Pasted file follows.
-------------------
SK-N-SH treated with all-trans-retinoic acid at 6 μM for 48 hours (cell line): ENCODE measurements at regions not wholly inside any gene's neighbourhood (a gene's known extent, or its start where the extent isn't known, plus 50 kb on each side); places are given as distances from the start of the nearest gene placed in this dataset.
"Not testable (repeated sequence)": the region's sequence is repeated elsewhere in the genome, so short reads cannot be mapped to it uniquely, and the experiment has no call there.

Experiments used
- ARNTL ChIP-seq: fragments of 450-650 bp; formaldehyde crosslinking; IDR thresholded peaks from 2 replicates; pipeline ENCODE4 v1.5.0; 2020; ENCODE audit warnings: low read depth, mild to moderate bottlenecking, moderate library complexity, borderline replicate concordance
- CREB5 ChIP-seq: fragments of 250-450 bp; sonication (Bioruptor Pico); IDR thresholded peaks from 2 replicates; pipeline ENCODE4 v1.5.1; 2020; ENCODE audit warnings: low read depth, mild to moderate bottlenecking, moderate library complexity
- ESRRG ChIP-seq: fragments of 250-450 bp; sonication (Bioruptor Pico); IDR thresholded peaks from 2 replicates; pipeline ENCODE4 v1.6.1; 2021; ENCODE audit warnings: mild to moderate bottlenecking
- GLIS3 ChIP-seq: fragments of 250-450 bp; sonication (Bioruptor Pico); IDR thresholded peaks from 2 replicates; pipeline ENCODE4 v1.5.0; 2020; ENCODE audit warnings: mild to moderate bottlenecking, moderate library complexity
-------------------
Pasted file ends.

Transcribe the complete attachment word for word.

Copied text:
SK-N-SH treated with all-trans-retinoic acid at 6 μM for 48 hours (cell line): ENCODE measurements at regions not wholly inside any gene's neighbourhood (a gene's known extent, or its start where the extent isn't known, plus 50 kb on each side); places are given as distances from the start of the nearest gene placed in this dataset.
"Not testable (repeated sequence)": the region's sequence is repeated elsewhere in the genome, so short reads cannot be mapped to it uniquely, and the experiment has no call there.

Experiments used
- ARNTL ChIP-seq: fragments of 450-650 bp; formaldehyde crosslinking; IDR thresholded peaks from 2 replicates; pipeline ENCODE4 v1.5.0; 2020; ENCODE audit warnings: low read depth, mild to moderate bottlenecking, moderate library complexity, borderline replicate concordance
- CREB5 ChIP-seq: fragments of 250-450 bp; sonication (Bioruptor Pico); IDR thresholded peaks from 2 replicates; pipeline ENCODE4 v1.5.1; 2020; ENCODE audit warnings: low read depth, mild to moderate bottlenecking, moderate library complexity
- ESRRG ChIP-seq: fragments of 250-450 bp; sonication (Bioruptor Pico); IDR thresholded peaks from 2 replicates; pipeline ENCODE4 v1.6.1; 2021; ENCODE audit warnings: mild to moderate bottlenecking
- GLIS3 ChIP-seq: fragments of 250-450 bp; sonication (Bioruptor Pico); IDR thresholded peaks from 2 replicates; pipeline ENCODE4 v1.5.0; 2020; ENCODE audit warnings: mild to moderate bottlenecking, moderate library complexity